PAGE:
New funds are finally coming into the struggling offshore and marine (O&M) sector in the hope of riding on a recovery, but there are risks for inexperienced players, said OCBC Bank chief executive Samuel Tsien yesterday.
He told a results briefing: "It's whether the people who are coming in also bring in expertise knowledge to be able to run the fleet as a productive asset, rather than treat it as a financial investment and look for another time to get a financial return and leave the industry."
Marco Polo Marine is one O&M firm that has attracted investment recently, including a $20 million equity investment by Super Group's founding Teo family.
The reduced concerns surrounding the O&M sector may have helped OCBC post fourth-quarter results that beat forecasts.
Net profit hit $1.03 billion, up 31 per cent from the $789 million recorded a year earlier. Analysts polled by Bloomberg had tipped an average forecast of $956 million.
Net profit for the full year rose 19 per cent to $4.15 billion, cracking the $4 billion mark for the first time.
Earnings per share for the year was an annualised 97.6 cents, up from 82.2 cents a year earlier.
AT A GLANCE
$9.6 billion (+14%)
$4.15 billion (+19%)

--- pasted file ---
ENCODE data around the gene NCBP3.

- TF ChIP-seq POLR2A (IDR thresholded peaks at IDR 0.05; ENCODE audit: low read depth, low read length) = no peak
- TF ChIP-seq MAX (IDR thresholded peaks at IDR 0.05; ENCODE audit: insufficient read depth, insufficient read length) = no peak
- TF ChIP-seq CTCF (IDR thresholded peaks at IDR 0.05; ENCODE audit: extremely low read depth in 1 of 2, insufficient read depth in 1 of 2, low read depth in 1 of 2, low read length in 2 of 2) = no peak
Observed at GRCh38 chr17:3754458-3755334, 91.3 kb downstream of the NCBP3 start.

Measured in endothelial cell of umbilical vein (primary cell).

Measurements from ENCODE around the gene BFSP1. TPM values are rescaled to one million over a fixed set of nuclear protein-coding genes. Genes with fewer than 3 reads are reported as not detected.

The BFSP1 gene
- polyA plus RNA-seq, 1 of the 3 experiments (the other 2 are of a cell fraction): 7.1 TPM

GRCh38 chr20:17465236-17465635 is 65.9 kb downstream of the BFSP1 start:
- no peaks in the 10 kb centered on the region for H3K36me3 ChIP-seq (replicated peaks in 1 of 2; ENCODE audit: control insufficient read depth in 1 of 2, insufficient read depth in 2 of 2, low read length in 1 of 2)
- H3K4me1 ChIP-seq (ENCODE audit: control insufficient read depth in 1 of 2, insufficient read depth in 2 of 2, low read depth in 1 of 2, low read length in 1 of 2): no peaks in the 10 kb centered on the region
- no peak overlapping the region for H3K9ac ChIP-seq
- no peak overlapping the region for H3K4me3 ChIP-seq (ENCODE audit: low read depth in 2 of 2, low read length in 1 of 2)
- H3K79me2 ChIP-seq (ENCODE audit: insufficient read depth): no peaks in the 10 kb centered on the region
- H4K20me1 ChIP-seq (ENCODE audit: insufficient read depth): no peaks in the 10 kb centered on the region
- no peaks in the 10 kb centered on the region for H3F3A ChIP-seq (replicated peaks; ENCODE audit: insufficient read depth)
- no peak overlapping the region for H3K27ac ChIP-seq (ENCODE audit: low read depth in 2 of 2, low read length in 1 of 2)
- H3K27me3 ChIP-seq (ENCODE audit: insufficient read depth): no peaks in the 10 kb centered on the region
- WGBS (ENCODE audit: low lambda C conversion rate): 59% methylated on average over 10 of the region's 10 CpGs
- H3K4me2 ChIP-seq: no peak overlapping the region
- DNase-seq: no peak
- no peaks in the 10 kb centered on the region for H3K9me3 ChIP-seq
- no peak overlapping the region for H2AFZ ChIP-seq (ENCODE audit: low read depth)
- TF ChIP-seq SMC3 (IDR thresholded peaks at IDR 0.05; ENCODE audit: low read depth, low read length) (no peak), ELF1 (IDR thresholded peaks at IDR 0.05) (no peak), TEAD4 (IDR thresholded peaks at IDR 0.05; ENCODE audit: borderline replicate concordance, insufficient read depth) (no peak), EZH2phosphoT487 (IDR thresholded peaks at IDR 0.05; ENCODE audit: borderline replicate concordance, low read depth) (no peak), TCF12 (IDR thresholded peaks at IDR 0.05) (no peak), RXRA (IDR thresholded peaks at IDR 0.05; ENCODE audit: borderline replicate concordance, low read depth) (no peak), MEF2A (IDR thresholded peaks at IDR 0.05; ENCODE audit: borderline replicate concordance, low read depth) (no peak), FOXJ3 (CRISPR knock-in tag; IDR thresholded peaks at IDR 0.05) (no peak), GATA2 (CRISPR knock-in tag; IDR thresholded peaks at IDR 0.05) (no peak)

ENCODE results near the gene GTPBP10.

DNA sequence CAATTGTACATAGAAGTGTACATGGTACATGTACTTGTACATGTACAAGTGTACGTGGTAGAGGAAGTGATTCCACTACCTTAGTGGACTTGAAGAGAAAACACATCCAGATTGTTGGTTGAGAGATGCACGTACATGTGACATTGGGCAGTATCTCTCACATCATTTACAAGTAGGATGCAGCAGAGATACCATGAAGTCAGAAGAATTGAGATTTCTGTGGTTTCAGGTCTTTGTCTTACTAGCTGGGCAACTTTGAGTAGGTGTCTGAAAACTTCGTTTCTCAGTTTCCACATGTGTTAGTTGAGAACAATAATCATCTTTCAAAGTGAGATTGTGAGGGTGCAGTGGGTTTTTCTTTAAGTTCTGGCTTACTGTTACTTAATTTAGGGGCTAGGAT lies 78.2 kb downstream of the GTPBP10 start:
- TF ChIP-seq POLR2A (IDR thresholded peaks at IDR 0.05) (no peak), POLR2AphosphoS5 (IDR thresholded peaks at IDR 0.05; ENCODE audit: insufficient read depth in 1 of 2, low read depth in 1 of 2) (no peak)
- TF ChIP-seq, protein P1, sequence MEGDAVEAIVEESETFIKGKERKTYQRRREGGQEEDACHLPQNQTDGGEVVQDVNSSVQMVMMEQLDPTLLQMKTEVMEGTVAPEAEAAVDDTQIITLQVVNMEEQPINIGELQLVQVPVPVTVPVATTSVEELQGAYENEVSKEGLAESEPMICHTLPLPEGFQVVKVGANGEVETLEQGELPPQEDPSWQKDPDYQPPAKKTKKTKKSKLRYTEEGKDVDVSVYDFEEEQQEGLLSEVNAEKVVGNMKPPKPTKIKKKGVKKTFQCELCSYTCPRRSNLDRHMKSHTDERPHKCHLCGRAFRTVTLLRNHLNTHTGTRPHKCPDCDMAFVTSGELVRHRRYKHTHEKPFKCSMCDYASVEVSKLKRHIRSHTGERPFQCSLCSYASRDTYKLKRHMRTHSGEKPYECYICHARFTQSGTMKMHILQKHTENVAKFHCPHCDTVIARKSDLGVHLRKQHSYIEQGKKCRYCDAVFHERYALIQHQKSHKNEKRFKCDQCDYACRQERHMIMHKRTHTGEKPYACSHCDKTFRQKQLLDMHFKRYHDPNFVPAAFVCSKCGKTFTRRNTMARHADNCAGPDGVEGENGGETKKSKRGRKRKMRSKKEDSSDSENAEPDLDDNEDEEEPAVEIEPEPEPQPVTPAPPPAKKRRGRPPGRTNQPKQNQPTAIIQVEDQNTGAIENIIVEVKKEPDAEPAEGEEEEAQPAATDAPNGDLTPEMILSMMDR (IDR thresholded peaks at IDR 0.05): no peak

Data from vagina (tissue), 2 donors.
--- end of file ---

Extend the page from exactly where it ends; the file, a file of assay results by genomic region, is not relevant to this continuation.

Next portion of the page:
Dividends per share:
37 cents (+2.8%)
Mr Tsien said the risks in the bank's O&M portfolio are now "very comfortably contained".
The bank took more provisions for bad loans in this segment in the fourth quarter compared with the third, noting that charter rates have yet to pick up despite higher oil prices. But demand should increase amid greater activity in the deep-sea drilling space.
Net specific allowances jumped to $1.06 billion in the fourth quarter, more than fourfold the $235 million reaped a year ago, driven by exposure to offshore support firms.
But that was offset for the most part by the one-off excess portfolio allowance of $887 million released in the fourth quarter. This was in response to regulatory changes that took effect from Jan 1 this year.
OCBC shares closed down 31 cents to $12.26, likely due to some investors taking money off the table after the bank proposed a dividend payout lower than its peers'. The bank proposed a final dividend of 19 cents a share, up from 18 cents last year. This brings its total dividend in the 2017 financial year to 37 cents a share, up from 36 cents in 2016. The divided payout represented 37 per cent of its net profit.
OCBC posted broad-based growth across its business segments, lifted as well by strong performance in its investment portfolio.
Its net interest income grew 14 per cent to $1.42 billion in the fourth quarter, contributed by an 11 per cent rise in average interest earning assets, and a four-basis-point increase in net interest margins to 1.67 per cent. Non-interest income rose 30 per cent to $1.21 billion year-on-year, while fees and commissions increased 17 per cent.
Operating expenses grew 9 per cent to $1.07 billion, in line with increased business volumes.